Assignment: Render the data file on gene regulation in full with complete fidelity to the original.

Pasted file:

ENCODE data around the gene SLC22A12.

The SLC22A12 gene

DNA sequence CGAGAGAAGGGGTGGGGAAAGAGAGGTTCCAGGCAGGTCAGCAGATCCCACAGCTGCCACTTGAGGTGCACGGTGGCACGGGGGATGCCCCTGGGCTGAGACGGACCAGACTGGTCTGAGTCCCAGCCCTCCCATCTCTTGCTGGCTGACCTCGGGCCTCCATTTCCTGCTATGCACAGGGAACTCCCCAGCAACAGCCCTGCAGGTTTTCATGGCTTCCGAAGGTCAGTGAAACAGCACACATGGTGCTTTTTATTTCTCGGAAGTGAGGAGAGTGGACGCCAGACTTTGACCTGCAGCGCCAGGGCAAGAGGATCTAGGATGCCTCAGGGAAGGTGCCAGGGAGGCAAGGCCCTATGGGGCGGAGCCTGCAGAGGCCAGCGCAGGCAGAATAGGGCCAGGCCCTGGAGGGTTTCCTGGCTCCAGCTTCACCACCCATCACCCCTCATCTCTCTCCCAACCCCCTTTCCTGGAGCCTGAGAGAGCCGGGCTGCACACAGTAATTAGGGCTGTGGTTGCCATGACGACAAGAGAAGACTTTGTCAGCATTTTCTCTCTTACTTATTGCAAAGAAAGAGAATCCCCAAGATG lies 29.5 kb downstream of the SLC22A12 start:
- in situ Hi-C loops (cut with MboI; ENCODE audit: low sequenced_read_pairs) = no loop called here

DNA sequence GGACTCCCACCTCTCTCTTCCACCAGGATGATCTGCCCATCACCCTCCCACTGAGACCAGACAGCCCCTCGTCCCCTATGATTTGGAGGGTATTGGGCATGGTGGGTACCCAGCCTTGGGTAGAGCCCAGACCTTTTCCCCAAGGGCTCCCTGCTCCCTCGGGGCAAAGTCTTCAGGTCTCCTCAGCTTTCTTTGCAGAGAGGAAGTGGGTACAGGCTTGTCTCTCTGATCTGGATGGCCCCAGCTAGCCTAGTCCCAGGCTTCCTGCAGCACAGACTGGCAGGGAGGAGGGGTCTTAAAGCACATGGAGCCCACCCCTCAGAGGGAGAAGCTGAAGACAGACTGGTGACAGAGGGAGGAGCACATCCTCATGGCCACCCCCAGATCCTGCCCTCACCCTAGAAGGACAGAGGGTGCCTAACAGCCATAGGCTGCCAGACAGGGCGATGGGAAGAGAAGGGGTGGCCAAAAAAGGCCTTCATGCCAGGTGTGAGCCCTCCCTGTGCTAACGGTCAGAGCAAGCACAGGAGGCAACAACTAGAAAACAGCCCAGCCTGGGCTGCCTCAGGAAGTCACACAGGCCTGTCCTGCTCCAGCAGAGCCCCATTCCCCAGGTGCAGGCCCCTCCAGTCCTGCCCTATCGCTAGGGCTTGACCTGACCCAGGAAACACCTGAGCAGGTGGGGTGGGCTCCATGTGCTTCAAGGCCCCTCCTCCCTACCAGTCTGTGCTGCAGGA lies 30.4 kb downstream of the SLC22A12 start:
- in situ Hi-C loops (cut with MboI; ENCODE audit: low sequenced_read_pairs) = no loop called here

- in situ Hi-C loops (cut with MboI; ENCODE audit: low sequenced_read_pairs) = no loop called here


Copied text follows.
ENCODE data around the gene SLC22A12.

The SLC22A12 gene

DNA sequence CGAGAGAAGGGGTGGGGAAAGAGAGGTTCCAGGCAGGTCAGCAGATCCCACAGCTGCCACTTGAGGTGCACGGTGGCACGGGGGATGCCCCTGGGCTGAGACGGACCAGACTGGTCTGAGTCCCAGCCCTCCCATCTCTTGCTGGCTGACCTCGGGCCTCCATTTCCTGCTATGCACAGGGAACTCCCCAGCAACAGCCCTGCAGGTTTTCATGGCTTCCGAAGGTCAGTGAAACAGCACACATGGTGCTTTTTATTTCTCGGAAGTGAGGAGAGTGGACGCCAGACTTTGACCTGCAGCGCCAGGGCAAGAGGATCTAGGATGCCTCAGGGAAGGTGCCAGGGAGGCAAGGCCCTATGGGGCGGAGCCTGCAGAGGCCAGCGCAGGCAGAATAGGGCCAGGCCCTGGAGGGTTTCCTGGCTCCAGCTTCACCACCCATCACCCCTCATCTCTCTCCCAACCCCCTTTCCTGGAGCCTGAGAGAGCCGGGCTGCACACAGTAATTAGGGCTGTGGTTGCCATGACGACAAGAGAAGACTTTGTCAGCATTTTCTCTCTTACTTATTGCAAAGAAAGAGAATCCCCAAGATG lies 29.5 kb downstream of the SLC22A12 start:
- in situ Hi-C loops (cut with MboI; ENCODE audit: low sequenced_read_pairs) = no loop called here

DNA sequence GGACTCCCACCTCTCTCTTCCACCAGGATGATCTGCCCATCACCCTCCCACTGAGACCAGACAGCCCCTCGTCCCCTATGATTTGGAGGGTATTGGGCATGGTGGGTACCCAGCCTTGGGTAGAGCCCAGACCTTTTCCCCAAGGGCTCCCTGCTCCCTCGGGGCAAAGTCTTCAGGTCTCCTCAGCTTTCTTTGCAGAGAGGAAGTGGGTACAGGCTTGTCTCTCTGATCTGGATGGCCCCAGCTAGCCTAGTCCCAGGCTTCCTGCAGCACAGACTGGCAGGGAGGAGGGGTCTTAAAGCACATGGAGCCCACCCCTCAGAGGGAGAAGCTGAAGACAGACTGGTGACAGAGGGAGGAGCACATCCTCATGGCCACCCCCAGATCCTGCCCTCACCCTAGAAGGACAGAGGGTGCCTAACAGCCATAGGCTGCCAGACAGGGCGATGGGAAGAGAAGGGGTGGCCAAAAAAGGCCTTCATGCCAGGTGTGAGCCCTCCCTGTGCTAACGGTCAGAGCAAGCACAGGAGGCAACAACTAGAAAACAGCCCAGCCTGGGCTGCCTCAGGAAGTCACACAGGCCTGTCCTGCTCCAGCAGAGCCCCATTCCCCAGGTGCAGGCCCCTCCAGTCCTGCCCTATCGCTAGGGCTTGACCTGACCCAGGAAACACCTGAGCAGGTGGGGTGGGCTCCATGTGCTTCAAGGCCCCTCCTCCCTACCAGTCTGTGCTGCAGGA lies 30.4 kb downstream of the SLC22A12 start:
- in situ Hi-C loops (cut with MboI; ENCODE audit: low sequenced_read_pairs) = no loop called here

- in situ Hi-C loops (cut with MboI; ENCODE audit: low sequenced_read_pairs) = no loop called here